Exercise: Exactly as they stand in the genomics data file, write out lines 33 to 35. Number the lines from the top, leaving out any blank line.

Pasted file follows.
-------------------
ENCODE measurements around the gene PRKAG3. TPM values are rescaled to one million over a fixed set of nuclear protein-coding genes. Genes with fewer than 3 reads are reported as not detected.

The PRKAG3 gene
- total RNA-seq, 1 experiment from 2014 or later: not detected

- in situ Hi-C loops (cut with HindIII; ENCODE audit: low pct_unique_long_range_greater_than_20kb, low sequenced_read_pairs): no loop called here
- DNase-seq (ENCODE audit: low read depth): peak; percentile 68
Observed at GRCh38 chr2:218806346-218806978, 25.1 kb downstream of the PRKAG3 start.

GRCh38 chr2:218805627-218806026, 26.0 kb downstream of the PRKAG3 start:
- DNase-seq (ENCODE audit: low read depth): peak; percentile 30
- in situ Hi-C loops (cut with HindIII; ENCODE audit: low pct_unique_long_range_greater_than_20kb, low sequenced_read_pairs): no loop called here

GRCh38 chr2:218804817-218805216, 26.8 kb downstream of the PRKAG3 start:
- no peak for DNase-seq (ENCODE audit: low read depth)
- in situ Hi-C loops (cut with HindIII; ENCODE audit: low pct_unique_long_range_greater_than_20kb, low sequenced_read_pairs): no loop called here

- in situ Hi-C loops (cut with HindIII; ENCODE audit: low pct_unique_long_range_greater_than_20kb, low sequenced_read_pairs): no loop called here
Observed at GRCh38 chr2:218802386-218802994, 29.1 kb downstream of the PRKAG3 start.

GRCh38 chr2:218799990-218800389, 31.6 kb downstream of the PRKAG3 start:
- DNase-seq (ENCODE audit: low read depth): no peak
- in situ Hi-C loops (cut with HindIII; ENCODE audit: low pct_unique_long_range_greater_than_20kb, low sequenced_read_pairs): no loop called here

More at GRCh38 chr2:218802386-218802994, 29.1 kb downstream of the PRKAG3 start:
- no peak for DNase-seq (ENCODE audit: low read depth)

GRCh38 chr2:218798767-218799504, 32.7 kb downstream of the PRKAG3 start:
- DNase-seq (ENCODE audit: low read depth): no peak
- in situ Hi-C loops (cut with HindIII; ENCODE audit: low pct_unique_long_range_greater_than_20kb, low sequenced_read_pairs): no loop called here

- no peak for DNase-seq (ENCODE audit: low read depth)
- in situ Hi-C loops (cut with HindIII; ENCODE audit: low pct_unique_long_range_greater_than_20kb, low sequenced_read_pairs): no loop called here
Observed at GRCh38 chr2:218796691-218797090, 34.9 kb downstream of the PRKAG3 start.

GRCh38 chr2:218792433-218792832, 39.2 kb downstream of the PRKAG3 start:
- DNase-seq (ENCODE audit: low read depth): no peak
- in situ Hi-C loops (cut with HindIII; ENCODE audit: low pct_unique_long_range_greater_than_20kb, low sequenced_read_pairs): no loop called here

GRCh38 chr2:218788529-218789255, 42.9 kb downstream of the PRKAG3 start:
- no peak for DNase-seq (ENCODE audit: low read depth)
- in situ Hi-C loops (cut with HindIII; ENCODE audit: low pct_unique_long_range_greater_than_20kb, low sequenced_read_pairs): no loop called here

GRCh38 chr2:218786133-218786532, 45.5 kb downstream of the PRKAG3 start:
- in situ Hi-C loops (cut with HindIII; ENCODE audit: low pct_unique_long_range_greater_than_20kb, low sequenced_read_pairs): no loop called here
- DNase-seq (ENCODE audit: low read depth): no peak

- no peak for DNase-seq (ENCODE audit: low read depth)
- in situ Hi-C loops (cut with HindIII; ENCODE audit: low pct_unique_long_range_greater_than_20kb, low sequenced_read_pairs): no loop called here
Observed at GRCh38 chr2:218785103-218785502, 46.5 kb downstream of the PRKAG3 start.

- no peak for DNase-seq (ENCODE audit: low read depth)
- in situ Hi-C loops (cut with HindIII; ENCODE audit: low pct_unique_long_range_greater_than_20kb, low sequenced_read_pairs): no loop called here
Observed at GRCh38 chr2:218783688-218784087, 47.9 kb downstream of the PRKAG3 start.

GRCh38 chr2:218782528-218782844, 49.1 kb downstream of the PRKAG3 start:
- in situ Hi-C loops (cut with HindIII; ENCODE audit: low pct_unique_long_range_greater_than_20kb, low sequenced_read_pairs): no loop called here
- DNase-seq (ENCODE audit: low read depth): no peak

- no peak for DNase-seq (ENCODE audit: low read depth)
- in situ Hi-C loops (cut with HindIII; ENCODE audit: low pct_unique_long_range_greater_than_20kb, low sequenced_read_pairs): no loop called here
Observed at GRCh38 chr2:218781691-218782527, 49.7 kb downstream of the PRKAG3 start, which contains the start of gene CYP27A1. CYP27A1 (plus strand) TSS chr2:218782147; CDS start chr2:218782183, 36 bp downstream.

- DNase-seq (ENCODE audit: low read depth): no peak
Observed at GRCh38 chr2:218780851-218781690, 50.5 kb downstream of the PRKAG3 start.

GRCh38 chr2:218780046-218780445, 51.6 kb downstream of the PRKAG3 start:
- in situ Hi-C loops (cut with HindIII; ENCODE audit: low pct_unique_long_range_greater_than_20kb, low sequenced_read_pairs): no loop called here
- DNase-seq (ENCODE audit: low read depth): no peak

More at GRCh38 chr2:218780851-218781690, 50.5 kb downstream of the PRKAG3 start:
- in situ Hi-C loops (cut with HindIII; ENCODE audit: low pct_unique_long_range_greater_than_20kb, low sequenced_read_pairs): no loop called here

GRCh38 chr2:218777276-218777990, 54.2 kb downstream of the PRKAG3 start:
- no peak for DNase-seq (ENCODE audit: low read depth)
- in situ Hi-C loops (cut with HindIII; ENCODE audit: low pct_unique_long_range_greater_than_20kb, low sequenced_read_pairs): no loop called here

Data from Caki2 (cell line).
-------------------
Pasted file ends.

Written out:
- in situ Hi-C loops (cut with HindIII; ENCODE audit: low pct_unique_long_range_greater_than_20kb, low sequenced_read_pairs): no loop called here
- DNase-seq (ENCODE audit: low read depth): no peak

- no peak for DNase-seq (ENCODE audit: low read depth)